What does compliance training look like today?

By Kayleigh Tanner

A compliance training LMS is always going to be a top priority in any organisation’s learning programme. Failing to comply with market and industry regulations leads to fines, business closure and often irreparable reputational damage, making it essential that businesses can adhere to rules - and prove it.

So what exactly does compliance training look like today, and what should we be doing to improve on our current delivery methods? We took a look at the Compliance Training 2017 report from Brandon Hall Group to find out.

Our compliance infographic gives a snapshot of some of the findings which we explore in more detail below.

Compliance infographic

What we’re spending on compliance

Did you know that 38% of organisations spend up to $500 per employee each year on compliance training?

In contrast, just 13% spend more than $5,000. This shows that budget is a major concern in the delivery of compliance training - but while organisations don’t have limitless cash to splash on compliance training, it still needs to be done, and done well.

That means that organisations are looking for solutions that will offer them the freedom to save, meaning that they can stretch their L&D budget further.

Is our compliance training working?

In half of organisations, employees spend 10 hours or less on compliance training activities a year, but almost two-thirds of these businesses do not believe that their compliance training is completely effective.

Worryingly, 59% of organisations in high-consequence industries, such as healthcare, aviation and banking, say the same. So why do so many organisations have so little faith in their compliance training?

Is it an issue of quality or quantity? Should L&D be focusing on introducing more compliance training, or just ensuring that the time spent on these activities is more effective?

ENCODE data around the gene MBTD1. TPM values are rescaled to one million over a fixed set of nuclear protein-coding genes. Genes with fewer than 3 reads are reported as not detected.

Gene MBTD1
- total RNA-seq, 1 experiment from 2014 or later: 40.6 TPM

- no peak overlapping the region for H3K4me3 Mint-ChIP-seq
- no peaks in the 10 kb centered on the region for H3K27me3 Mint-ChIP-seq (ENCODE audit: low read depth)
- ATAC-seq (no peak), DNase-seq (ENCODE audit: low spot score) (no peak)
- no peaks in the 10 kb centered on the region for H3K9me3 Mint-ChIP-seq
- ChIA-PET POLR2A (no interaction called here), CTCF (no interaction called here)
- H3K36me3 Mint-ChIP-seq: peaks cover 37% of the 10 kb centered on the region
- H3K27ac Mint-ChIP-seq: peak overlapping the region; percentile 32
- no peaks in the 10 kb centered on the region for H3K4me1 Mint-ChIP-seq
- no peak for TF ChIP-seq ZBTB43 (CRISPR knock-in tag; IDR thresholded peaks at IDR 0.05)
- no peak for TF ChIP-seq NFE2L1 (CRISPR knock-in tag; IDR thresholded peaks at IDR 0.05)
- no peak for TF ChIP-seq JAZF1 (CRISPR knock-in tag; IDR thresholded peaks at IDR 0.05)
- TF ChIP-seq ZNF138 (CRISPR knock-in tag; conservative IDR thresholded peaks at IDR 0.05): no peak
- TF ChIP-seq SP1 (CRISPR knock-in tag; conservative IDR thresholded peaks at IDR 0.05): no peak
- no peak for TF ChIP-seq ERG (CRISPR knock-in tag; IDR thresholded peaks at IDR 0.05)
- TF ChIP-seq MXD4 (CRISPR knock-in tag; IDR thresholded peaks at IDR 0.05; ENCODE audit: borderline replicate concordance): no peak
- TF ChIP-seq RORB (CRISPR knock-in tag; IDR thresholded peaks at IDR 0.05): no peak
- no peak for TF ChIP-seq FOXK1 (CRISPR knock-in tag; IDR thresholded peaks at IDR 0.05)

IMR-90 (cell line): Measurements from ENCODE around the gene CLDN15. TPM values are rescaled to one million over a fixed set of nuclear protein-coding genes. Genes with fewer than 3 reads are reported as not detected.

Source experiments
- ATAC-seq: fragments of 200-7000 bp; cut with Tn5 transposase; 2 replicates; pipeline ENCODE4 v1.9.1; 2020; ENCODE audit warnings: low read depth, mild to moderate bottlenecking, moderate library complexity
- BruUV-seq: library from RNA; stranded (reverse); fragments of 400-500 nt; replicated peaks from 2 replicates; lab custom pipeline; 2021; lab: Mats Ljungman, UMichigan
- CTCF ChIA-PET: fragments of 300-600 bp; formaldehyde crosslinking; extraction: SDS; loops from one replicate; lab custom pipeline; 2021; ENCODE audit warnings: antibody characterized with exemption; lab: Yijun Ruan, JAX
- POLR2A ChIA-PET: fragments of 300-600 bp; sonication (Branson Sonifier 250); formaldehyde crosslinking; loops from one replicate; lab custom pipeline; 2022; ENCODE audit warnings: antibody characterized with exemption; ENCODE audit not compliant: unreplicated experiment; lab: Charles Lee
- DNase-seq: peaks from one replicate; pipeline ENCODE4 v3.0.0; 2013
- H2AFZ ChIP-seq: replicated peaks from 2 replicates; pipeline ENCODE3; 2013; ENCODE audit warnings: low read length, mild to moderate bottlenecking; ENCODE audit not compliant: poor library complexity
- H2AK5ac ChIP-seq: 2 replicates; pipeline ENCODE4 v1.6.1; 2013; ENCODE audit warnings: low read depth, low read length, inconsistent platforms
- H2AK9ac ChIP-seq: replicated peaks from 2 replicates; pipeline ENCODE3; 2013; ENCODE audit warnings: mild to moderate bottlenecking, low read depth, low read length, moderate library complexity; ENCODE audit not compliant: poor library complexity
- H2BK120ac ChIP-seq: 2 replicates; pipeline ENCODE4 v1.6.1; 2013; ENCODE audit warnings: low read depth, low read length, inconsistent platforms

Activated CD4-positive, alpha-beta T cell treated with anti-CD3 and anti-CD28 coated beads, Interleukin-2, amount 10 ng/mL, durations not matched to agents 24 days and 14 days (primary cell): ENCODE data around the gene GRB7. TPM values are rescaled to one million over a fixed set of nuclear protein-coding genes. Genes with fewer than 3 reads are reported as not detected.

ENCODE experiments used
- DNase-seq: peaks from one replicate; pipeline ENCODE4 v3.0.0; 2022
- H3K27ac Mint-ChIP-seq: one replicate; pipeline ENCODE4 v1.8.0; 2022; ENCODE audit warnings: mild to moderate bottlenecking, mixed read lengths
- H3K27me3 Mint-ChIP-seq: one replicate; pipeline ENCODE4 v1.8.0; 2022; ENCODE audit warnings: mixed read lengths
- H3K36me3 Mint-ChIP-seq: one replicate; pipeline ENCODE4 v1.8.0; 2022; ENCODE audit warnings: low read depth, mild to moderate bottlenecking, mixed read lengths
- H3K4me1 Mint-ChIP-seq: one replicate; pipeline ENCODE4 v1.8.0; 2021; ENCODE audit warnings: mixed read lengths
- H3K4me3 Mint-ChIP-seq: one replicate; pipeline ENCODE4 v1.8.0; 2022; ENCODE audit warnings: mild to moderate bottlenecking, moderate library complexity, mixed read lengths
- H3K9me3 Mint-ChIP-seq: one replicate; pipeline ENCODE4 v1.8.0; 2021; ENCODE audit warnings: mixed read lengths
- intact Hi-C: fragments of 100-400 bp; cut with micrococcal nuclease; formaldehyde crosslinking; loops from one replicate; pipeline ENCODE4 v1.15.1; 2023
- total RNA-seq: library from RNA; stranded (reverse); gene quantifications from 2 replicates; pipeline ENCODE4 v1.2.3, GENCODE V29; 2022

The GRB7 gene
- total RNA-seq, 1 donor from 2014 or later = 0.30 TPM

What are the most popular methods for compliance training?

The most popular methods for compliance training are:

  • Classroom (62%)

  • Video (51%)

  • Virtual classroom (51%)

  • On-the-job (45%)

  • Coaching and mentoring (35%)

Unsurprisingly, despite being overwhelmingly the most popular method for delivering training, just 14.3% of organisations believe that classroom training is the most effective method. In high-consequence industries, this drops to just 4.9%, with both groups believing virtual classrooms to be the most effective method for compliance training.

There is a clear mismatch between the methods these organisations believe to be the most effective and the methods they are actually using, and there are several possible reasons for this.

Why are organisations sticking to less effective methods?

Classroom training has been the status quo for decades. Traditionally, training was delivered as face-to-face workshops at regular intervals (often annually), so it is possible that the L&D team simply doesn’t have the time, resource or knowledge to switch to a more effective method.

It could also be a matter of perceived complexity - for instance, 15% of organisations believe simulations to be the most effective method of delivering compliance training, but the assumed expense of content creation could put L&D teams off.

Another reason could be that if the classroom training is working ‘well enough’, they may feel inclined to stick with this approach rather than risking a new method, especially when it comes to compliance.

This ‘good enough’ attitude is misplaced and fosters a culture of complacency. One where tick-box training is completed but little or no behavioural compliance is achieved.

Why is this a problem and what can we do about it?

The devastating effects of non-compliance have been experienced in many sectors, including the oil industry where health and safety lapses cause loss of life and large-scale environmental damage. The financial services sector’s ignorance of regulation has ultimately led to significant economic turmoil, misselling scandals, money laundering and fraud.

With sky-high fines, imprisonment, reputational damage and business failure among the consequences of failing to comply, it’s time to act now if your own compliance programme isn’t up to scratch.

Ensure your people and processes are compliant

Compliance guide front cover

Check out our insight guide on why compliance is so critical to corporate success.